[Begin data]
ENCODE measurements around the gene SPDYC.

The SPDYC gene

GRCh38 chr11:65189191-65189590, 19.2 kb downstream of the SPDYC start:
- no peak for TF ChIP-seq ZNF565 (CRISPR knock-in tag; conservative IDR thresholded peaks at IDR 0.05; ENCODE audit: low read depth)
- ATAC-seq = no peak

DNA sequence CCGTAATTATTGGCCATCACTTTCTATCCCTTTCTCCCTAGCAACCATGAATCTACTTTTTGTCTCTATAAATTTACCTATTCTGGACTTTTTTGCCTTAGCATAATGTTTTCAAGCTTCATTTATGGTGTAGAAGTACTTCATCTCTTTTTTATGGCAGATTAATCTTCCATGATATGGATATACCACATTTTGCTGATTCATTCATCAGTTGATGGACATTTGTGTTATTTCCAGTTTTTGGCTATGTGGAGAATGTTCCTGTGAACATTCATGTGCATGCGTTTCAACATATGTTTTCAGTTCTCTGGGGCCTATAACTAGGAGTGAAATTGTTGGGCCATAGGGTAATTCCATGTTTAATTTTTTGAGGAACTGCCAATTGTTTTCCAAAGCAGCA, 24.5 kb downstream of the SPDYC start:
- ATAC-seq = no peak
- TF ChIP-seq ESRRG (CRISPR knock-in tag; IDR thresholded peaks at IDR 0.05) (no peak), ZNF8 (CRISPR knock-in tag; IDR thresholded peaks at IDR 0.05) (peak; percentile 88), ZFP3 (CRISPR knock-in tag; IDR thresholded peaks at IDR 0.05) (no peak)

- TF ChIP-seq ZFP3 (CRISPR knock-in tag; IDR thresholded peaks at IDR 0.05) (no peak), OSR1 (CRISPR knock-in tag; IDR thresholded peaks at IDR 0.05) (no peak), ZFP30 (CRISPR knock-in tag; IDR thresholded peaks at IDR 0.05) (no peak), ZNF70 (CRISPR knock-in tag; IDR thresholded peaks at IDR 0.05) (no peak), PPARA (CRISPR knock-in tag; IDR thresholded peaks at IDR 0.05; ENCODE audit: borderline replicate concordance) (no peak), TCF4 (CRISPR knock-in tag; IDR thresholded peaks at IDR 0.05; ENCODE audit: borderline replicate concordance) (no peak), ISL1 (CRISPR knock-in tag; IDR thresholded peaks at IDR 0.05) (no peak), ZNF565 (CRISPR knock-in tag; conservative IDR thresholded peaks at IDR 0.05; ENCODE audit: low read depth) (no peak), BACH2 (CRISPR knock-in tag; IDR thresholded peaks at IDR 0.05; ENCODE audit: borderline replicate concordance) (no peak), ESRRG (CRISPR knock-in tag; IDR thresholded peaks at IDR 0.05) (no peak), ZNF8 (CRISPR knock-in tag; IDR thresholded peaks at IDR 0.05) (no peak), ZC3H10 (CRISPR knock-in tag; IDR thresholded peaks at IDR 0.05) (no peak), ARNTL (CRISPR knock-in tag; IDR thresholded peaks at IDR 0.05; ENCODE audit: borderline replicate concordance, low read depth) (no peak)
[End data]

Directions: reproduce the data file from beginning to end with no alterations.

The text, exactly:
ENCODE measurements around the gene SPDYC.

The SPDYC gene

GRCh38 chr11:65189191-65189590, 19.2 kb downstream of the SPDYC start:
- no peak for TF ChIP-seq ZNF565 (CRISPR knock-in tag; conservative IDR thresholded peaks at IDR 0.05; ENCODE audit: low read depth)
- ATAC-seq = no peak

DNA sequence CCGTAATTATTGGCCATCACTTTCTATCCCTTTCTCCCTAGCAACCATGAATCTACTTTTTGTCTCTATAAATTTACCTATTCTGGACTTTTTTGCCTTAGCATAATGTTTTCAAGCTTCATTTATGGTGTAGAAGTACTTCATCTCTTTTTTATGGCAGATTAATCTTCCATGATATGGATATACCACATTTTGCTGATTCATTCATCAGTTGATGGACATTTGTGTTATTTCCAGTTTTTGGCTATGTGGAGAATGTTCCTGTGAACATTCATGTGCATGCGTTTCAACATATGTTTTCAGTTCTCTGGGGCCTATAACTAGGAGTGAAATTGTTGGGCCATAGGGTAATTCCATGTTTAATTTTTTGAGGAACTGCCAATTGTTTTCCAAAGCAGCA, 24.5 kb downstream of the SPDYC start:
- ATAC-seq = no peak
- TF ChIP-seq ESRRG (CRISPR knock-in tag; IDR thresholded peaks at IDR 0.05) (no peak), ZNF8 (CRISPR knock-in tag; IDR thresholded peaks at IDR 0.05) (peak; percentile 88), ZFP3 (CRISPR knock-in tag; IDR thresholded peaks at IDR 0.05) (no peak)

- TF ChIP-seq ZFP3 (CRISPR knock-in tag; IDR thresholded peaks at IDR 0.05) (no peak), OSR1 (CRISPR knock-in tag; IDR thresholded peaks at IDR 0.05) (no peak), ZFP30 (CRISPR knock-in tag; IDR thresholded peaks at IDR 0.05) (no peak), ZNF70 (CRISPR knock-in tag; IDR thresholded peaks at IDR 0.05) (no peak), PPARA (CRISPR knock-in tag; IDR thresholded peaks at IDR 0.05; ENCODE audit: borderline replicate concordance) (no peak), TCF4 (CRISPR knock-in tag; IDR thresholded peaks at IDR 0.05; ENCODE audit: borderline replicate concordance) (no peak), ISL1 (CRISPR knock-in tag; IDR thresholded peaks at IDR 0.05) (no peak), ZNF565 (CRISPR knock-in tag; conservative IDR thresholded peaks at IDR 0.05; ENCODE audit: low read depth) (no peak), BACH2 (CRISPR knock-in tag; IDR thresholded peaks at IDR 0.05; ENCODE audit: borderline replicate concordance) (no peak), ESRRG (CRISPR knock-in tag; IDR thresholded peaks at IDR 0.05) (no peak), ZNF8 (CRISPR knock-in tag; IDR thresholded peaks at IDR 0.05) (no peak), ZC3H10 (CRISPR knock-in tag; IDR thresholded peaks at IDR 0.05) (no peak), ARNTL (CRISPR knock-in tag; IDR thresholded peaks at IDR 0.05; ENCODE audit: borderline replicate concordance, low read depth) (no peak)